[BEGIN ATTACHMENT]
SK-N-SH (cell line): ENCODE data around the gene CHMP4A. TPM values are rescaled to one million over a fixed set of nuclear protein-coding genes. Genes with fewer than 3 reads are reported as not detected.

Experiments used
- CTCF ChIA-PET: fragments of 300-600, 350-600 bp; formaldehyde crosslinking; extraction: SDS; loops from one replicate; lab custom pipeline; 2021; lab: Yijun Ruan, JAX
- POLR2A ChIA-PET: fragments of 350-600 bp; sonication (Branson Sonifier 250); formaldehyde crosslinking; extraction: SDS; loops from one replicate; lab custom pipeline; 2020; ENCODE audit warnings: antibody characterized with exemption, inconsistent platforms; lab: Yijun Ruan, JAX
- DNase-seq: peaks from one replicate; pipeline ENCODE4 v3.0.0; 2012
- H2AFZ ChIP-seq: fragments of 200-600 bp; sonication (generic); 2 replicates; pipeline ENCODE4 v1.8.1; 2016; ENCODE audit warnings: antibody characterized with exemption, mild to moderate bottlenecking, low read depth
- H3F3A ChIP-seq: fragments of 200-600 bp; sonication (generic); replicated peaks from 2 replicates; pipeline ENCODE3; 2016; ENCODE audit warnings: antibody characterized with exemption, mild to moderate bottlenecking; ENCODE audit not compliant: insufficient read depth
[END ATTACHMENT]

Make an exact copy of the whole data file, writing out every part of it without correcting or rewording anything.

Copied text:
SK-N-SH (cell line): ENCODE data around the gene CHMP4A. TPM values are rescaled to one million over a fixed set of nuclear protein-coding genes. Genes with fewer than 3 reads are reported as not detected.

Experiments used
- CTCF ChIA-PET: fragments of 300-600, 350-600 bp; formaldehyde crosslinking; extraction: SDS; loops from one replicate; lab custom pipeline; 2021; lab: Yijun Ruan, JAX
- POLR2A ChIA-PET: fragments of 350-600 bp; sonication (Branson Sonifier 250); formaldehyde crosslinking; extraction: SDS; loops from one replicate; lab custom pipeline; 2020; ENCODE audit warnings: antibody characterized with exemption, inconsistent platforms; lab: Yijun Ruan, JAX
- DNase-seq: peaks from one replicate; pipeline ENCODE4 v3.0.0; 2012
- H2AFZ ChIP-seq: fragments of 200-600 bp; sonication (generic); 2 replicates; pipeline ENCODE4 v1.8.1; 2016; ENCODE audit warnings: antibody characterized with exemption, mild to moderate bottlenecking, low read depth
- H3F3A ChIP-seq: fragments of 200-600 bp; sonication (generic); replicated peaks from 2 replicates; pipeline ENCODE3; 2016; ENCODE audit warnings: antibody characterized with exemption, mild to moderate bottlenecking; ENCODE audit not compliant: insufficient read depth